SideLiner hit my Fly!!!!

redjimredjim Posts: 774 Officer
Praise the Lord!

For a couple of months now I have been getting lots of good help around here, which I thank you for. Been fishing for three days with not much then this AM this roof comes off and I am looking for more help. :)

I landed my first two fish this AM both snook about 18-20". I thought it was quite exciting getting those two I have to admit. I had been using white but switched over to orange here becasue water was dirty as could be.

Well, anyway I always leave 4-5 feet of my floating line out on each cast so I have something to start out with. My casts right now are not very long 40' is a VERY good one usually always 30 or so. But I am working on it. Well, anyway in an attempt to get a little longer cast I manually move the rod 3-4 feet at the end of each cast to have the fly in the water longer well anyway on my last cast Grand Pa SNOOK slams down hard on the fly about 12 inches from legs!!!! (Fish was as least 30" or so) . Holy #$%!!!!

So there I am with a 8-10 lb wild animal on my line and I have 35' of stipped line sitting in my basket and I am completely surrounded by mangroves.

I guess I am asking how to get the beast on the reel? Or do I want to get big fish on the reel especailly when groves of mangroves are 5 ' away.

He did get off, but it was exciting for a while. WHAT A RUSH!!!!

Thank you for reading. No photo but this was the fly. Help, Ole Dirt Caster I needed you this AM!!!! :)

661115361_zpsab2d42e0.jpg

Replies

  • sunflowersunflower Posts: 495 Deckhand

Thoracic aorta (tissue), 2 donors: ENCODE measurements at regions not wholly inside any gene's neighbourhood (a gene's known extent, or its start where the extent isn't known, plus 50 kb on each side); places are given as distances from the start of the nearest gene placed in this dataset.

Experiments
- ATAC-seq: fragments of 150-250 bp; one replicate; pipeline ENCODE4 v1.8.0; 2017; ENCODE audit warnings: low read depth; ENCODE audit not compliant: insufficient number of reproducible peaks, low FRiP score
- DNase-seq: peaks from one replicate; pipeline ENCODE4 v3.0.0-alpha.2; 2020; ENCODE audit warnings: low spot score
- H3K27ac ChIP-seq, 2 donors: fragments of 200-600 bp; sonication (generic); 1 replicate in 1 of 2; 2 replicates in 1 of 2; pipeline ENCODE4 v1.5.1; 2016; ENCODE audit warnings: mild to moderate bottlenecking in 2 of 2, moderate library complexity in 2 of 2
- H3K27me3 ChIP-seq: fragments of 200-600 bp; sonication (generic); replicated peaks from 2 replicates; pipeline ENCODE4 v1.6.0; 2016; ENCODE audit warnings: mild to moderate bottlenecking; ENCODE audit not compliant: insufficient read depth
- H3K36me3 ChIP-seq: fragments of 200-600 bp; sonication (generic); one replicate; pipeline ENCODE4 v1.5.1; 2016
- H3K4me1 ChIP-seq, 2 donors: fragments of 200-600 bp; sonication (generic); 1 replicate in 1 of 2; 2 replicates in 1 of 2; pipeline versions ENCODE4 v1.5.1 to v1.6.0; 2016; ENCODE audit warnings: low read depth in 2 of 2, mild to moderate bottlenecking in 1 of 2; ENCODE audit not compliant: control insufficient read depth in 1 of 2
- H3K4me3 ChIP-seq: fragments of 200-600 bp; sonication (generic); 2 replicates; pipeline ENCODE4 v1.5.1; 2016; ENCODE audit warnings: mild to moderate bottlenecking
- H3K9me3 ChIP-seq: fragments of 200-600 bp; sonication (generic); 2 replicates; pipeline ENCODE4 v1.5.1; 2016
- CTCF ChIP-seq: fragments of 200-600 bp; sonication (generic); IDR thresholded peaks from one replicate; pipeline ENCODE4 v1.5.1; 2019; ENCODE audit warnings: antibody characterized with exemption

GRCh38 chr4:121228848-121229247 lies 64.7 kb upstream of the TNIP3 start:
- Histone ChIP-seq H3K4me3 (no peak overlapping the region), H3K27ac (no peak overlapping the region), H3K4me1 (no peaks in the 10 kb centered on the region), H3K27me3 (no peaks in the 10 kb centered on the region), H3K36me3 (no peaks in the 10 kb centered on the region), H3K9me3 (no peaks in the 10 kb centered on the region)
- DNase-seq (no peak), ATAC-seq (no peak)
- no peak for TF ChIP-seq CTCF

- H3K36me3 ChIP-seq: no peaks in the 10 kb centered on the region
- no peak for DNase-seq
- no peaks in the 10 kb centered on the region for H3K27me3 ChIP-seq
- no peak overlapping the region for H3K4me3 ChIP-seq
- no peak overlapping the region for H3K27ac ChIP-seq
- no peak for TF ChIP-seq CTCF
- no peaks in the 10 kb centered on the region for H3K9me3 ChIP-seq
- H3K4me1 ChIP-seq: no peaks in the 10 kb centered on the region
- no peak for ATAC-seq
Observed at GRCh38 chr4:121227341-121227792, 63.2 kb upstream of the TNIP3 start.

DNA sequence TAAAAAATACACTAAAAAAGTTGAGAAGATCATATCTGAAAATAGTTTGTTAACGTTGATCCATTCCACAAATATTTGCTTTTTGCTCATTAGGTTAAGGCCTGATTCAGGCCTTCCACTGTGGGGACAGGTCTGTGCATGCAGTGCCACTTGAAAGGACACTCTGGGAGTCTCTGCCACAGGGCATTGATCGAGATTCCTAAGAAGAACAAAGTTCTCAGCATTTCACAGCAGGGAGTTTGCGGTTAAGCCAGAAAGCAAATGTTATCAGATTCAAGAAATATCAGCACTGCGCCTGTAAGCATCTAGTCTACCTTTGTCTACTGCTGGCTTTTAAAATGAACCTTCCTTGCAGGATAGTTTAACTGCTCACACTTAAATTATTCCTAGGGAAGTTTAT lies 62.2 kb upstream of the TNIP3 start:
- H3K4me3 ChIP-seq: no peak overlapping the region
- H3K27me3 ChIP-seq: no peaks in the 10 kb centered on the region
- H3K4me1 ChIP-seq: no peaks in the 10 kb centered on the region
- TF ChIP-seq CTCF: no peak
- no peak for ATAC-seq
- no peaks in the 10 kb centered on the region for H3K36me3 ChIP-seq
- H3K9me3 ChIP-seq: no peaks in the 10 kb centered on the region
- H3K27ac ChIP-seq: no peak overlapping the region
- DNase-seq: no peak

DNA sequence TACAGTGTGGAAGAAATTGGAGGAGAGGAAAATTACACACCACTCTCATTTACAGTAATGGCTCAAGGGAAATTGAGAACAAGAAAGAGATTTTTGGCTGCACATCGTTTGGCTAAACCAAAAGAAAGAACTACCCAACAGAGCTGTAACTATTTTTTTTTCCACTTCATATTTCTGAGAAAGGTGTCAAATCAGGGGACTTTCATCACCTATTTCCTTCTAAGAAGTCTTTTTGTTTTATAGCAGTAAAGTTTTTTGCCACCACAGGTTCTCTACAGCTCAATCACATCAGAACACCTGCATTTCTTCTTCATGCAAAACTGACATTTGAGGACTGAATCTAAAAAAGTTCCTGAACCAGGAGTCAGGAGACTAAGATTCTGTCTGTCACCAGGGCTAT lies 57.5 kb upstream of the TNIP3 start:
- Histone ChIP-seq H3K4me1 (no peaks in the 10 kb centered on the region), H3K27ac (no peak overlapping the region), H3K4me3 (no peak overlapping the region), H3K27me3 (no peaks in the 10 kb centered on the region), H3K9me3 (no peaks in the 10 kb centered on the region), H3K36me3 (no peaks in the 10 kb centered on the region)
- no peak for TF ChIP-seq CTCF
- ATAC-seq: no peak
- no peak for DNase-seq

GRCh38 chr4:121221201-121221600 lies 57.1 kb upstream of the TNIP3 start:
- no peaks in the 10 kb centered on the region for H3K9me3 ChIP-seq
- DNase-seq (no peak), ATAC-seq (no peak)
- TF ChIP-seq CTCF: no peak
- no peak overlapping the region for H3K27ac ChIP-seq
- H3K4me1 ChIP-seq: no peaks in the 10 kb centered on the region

You probably didn't want to try to get that fish to the reel under those circumstances.

    That said, you can get a fish to the reel even if he doesn't run far enough to get tight. You pinch the far part of the fly line (where the fish is pulling) against the rod with your index finger, while you separately pinch the closer part of the line right where it comes off the reel (and is slack) with your pinkie to give you some tension. Then you reel with your left until all the slack loops come out. Good to practice with ladyfish, not with trophies you really want to catch.

    Mark

    grace finds goodness in everything ...



  • redjimredjim Posts: 774 Officer
    Thanks Mark!

    Maybe I should start with bream on something like that. I appreciate the tip!
  • Permit RatPermit Rat Posts: 2,283 Captain
    In my boat we never try to get the fish on the reel when near docks or mangroves. For the smaller fish, it just takes too much time. For a bigger fish I find I can maintain max pressure better and possibly keep his head turned away from the dock/mangrove. Usually when you start to focus on something like winding line on a reel, well, at least I seem to lose my concentration for a half second here or there and the fish gets his head. If it is a big fish and he later heads for open water......that's a different story and I do put the line on the reel.
    .......Rick
  • redjimredjim Posts: 774 Officer
    Thanks, Permit Rat! Very helpful,.....

    So Permit, you bascailly are just manhandling the fish,... big or small when near any kind of structure?

    I have a lot to learn! :)
  • sparse greysparse grey Posts: 1,751 Captain
    Keep the learning fun & keep at it.
    Ron Conner Release the fish, keep the memories. Once a Knight is enough.
  • idlerickidlerick Posts: 229 Deckhand
    I agree that in close quarters like that trying to put the fish on the reel will cause you to lose him more often than not.
    But in more open water when you want to put one on the reel, instead of trying to reel fast to gain line, try "slapping" down on the spool rim repeatedly with your off hand while you keep line tension with the other hand. That will cause the spool to rotate 6-8 revolutions MUCH faster than you can reel by hand and take up line quickly. It won't be neat, but it will get loose line off the deck in a hurry.